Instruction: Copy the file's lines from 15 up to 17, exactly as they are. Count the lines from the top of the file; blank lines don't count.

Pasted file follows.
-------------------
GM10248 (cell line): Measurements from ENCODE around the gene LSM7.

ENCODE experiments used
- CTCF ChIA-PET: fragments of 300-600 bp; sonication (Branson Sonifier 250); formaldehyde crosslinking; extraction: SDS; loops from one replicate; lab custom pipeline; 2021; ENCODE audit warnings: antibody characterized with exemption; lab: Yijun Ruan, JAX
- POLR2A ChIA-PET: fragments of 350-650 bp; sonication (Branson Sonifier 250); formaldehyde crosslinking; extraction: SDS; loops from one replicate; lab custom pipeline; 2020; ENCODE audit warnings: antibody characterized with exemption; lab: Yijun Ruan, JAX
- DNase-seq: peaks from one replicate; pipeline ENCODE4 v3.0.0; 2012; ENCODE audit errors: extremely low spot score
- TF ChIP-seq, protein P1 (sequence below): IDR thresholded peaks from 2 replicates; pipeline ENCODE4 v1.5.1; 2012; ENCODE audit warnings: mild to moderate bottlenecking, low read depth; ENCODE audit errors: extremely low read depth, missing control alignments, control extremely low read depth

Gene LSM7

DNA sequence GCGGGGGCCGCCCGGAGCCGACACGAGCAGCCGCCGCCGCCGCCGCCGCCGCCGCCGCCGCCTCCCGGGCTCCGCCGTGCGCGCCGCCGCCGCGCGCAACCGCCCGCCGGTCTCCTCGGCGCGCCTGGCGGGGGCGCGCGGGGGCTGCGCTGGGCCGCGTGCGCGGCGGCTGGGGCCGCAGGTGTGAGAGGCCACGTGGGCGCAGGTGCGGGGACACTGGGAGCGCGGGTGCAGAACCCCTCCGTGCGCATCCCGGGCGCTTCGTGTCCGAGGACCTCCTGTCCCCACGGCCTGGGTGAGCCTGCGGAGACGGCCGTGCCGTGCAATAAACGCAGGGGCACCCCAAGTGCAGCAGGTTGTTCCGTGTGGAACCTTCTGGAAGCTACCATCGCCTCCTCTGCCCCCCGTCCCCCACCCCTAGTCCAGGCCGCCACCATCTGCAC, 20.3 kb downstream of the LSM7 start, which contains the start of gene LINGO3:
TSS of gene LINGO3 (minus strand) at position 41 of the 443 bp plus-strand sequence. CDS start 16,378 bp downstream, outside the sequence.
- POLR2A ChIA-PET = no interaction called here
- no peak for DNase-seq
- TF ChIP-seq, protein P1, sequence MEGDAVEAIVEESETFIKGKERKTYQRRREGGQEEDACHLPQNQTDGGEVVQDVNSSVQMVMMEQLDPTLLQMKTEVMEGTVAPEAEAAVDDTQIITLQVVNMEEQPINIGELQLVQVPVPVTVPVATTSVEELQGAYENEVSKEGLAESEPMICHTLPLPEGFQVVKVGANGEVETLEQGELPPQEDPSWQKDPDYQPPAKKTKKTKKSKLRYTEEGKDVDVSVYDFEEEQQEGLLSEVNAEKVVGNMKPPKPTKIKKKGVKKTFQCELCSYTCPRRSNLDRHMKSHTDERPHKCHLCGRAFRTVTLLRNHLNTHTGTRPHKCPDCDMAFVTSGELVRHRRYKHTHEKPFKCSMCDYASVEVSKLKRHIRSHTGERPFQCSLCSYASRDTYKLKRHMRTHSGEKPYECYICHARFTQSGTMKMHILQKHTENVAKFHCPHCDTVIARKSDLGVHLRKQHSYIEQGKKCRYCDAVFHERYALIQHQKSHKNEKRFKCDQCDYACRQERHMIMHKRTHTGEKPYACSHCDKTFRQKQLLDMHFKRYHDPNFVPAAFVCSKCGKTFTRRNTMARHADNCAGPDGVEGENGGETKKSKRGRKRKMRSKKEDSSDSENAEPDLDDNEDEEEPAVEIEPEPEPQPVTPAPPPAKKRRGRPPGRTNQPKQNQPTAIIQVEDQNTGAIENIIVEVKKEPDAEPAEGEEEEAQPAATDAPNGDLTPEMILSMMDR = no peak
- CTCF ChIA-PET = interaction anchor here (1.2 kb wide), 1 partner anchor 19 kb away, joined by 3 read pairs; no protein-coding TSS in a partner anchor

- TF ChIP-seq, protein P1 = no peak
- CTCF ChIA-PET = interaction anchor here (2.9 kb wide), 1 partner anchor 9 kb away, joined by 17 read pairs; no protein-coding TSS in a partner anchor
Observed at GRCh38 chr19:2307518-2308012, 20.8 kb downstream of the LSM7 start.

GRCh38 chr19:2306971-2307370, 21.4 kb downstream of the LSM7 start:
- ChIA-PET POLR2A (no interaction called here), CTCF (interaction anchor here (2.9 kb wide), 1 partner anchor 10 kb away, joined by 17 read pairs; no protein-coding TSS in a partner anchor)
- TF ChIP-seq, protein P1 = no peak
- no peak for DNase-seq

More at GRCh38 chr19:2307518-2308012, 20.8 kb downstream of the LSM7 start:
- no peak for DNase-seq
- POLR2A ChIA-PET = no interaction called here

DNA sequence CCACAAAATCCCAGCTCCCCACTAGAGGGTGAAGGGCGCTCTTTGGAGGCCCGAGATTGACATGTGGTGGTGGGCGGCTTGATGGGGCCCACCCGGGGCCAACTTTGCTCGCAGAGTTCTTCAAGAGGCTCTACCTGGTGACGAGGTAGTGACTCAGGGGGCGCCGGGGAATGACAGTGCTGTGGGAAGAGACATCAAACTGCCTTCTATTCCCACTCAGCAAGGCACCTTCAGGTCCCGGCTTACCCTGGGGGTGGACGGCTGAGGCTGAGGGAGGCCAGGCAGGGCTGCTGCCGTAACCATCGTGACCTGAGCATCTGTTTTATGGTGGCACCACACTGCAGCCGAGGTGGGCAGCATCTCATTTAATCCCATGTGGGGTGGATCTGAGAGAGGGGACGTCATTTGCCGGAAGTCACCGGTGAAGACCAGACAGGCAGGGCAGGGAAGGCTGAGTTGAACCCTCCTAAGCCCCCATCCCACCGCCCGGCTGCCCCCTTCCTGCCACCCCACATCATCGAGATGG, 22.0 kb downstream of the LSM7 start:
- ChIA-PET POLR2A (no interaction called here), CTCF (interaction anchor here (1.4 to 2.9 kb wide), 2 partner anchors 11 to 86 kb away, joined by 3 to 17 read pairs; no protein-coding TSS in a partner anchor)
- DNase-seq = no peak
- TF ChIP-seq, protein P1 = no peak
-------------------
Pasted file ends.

- CTCF ChIA-PET = interaction anchor here (2.9 kb wide), 1 partner anchor 9 kb away, joined by 17 read pairs; no protein-coding TSS in a partner anchor
Observed at GRCh38 chr19:2307518-2308012, 20.8 kb downstream of the LSM7 start.

GRCh38 chr19:2306971-2307370, 21.4 kb downstream of the LSM7 start: